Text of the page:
Central Elementary principal says school running out of room

Published 9:15 pm Tuesday, March 10, 2015

Star Photo/Abby Morris-Frye  Central Elementary School Principal Terry Morley, center, spoke to school officials and members of the Carter County Board of Education on Tuesday about space needs at his school.

Star Photo/Abby Morris-Frye
Central Elementary School Principal Terry Morley, center, spoke to school officials and members of the Carter County Board of Education on Tuesday about space needs at his school.

At Central Elementary, space is not just something the students learn about in science class – it is also a hot commodity.

On Tuesday, during a workshop session, Central Elementary Principal Terry Morely spoke to members of the Carter County Board of Education about the need for additional classrooms at his school.

“When I first got there, on my first day there, we had 190 students,” Morely said. The school now has 280 students, Morely said, an increase that was the result of, in part, the closing of the old Range Elementary School.

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The school needs additional classroom facilities as well as an additional computer lab, Morely said.

At the start of the workshop session, Morely discussed preliminary drawings by an architect that would add six new classrooms onto the school.

If the project is approved, completion of the proposed renovations has been estimated to cost $1.5 million, Director of Schools Kevin Ward said.

“That is just an estimate right now, not a bid,” Ward said. “This has not been put out for a bid.”

Board member Ronnie McAmis said the school system will not only look at building onto the school, but at other options to relieve overcrowding as well. In recent years, McAmis said, the school system has discussed moving to an academic alignment of elementary schools serving grades kindergarten through fourth grade, grades 5-8 being placed in middle schools and high schools housing grades 9-12.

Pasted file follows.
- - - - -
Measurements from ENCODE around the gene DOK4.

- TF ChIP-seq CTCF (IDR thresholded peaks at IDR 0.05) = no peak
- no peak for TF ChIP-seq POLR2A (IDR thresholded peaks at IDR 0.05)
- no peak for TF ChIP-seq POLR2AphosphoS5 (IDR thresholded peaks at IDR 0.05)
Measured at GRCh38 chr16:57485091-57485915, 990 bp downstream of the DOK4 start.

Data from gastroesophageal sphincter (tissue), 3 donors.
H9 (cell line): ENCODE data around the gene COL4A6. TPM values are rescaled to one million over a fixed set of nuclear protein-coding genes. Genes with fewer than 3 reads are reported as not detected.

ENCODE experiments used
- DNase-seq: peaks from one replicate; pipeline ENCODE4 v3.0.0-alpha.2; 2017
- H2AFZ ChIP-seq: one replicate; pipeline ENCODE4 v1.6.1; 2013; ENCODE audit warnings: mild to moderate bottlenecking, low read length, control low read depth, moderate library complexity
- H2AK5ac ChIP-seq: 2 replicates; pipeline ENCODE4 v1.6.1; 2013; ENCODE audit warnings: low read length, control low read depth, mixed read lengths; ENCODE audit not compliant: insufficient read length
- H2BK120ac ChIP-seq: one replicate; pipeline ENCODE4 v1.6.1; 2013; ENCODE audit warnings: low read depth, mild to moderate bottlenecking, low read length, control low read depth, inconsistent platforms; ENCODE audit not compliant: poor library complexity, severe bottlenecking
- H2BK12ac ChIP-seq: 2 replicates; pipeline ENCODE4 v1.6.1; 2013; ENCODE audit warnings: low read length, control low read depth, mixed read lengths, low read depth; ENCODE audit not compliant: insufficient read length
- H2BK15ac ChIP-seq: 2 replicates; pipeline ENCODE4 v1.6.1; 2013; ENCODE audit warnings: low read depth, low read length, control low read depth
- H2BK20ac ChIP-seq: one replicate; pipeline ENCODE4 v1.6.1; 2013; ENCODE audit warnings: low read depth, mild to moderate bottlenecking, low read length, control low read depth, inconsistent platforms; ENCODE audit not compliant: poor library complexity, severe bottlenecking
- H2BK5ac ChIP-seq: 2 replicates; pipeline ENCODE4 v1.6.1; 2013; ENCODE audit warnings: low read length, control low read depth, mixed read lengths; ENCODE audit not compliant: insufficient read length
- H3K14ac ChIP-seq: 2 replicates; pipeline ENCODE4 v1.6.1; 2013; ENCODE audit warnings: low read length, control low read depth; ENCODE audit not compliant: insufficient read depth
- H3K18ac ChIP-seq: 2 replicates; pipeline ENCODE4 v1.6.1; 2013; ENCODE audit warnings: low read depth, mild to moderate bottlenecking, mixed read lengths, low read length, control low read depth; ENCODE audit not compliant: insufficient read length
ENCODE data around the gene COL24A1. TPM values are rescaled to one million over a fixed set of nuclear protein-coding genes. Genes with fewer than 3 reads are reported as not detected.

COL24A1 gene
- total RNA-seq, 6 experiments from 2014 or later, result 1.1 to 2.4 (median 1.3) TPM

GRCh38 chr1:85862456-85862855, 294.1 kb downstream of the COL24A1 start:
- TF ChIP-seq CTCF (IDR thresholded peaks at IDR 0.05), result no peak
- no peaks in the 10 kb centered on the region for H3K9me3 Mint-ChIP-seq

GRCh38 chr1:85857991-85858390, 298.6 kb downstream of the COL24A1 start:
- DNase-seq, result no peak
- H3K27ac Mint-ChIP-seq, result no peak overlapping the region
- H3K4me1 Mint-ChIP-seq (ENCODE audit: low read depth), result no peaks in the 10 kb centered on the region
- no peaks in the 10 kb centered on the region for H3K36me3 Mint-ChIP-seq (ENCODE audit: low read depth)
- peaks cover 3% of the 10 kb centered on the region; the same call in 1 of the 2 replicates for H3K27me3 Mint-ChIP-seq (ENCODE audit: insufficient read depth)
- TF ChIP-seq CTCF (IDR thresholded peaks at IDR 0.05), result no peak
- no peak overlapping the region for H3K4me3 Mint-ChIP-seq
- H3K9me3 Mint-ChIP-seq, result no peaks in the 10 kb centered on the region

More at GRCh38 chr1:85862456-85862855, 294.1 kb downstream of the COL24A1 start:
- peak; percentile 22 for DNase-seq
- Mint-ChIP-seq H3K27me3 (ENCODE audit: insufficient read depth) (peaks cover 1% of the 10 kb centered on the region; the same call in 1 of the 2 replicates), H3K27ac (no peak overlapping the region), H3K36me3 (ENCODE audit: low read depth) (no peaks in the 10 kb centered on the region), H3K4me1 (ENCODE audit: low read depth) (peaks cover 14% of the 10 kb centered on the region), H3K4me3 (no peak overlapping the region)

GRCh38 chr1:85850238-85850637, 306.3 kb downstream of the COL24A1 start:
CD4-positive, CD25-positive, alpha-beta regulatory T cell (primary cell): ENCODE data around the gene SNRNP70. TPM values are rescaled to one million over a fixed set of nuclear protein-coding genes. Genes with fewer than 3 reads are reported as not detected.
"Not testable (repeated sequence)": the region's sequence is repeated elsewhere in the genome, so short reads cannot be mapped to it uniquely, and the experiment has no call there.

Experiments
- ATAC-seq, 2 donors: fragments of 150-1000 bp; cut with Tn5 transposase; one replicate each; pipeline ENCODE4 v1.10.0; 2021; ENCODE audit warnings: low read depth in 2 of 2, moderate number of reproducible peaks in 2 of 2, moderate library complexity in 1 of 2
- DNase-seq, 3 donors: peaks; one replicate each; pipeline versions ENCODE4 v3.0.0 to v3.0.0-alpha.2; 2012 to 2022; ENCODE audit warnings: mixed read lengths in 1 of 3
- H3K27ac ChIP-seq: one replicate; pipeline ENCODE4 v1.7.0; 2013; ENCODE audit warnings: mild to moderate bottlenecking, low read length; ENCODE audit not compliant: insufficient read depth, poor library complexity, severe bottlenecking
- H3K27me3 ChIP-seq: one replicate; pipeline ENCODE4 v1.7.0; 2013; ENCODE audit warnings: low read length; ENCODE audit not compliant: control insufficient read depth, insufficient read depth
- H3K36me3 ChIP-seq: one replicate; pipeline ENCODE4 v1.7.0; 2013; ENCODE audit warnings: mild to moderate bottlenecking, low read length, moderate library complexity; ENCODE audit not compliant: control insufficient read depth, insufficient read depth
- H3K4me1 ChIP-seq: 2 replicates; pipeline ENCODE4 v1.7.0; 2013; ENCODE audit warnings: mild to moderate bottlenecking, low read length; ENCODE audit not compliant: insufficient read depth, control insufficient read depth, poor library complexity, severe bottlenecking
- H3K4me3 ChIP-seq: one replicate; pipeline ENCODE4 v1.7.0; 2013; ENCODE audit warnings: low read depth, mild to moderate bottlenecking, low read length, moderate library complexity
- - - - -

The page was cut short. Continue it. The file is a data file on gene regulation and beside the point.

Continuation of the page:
To keep in line with that goal, McAmis said the school system should look at possibly shifting the seventh and eighth grade classes from Central Elementary to Happy Valley Middle School if space allows. Then, over time, McAmis said, the system could also look at moving the sixth grade from Central there as well, to complete the alignment change.

Shifting those two grades away from Central would bring the school’s enrollment down to approximately 200, Morely said.

“That’s back around what it was when I first got here and we had sufficient space then,” Morely said, adding he would support whatever plan was best for the students and the school system.

Moving the seventh and eighth grades out of Central Elementary could also eliminate the use of modular classrooms at the school, Morely said.

“I wonder how many people in the Central Community don’t send their kids to school there because we shove the kids in those modulars the first couple of years of their school life,” board member Craig Davis asked. Several times during meetings and workshops in the past, Davis has voiced his concern over the system’s reliance on modular classrooms, saying the system needs to do away with the units and the practice.

In answer to Davis’ query, Morely said he knew of at least three cases where parents had told him they would not send their child to Central because of the modular classrooms.

Davis is a member of the new facilities and capital improvements committee formed by the school system. During Tuesday’s workshop, Davis said the committee should make visiting Central Elementary and Happy Valley Middle schools its first priority.

The committee meets for the first time next week, which Ward said will be an organizational meeting but the committee could discuss and set up trips at that time.

The board also heard a presentation by one of their own, board member LaDonna Boone, regarding district wide lesson planning.

Boone, who serves as a curriculum planner for the Johnson City school system, touted district wide planning as not only a time saver for teachers but as a way to streamline curriculum, improve test scores and improve classroom performance.

Many teachers currently spend as much as 12 to 14 hours each week on their own working on lesson plans, Boone said.

Instead of having all of the system’s teachers working on their own to create their lesson plans, Boone said district wide planning would allow all of the teachers in a particular grade to work together on those plans. By working together, those teachers who demonstrate a strength in lesson planning can help mentor those who need some assistance and help them become better at the process.

Boone gave the board a brief overview of the district planning method currently used by the Johnson City school system and suggested that something similar could be very beneficial for Carter County.

“I propose something that can help us work smarter instead of working harder,” she said. “Imagine the time that’s saved when we work together and our teachers can focus. I think it would be very helpful for our school system and our students.”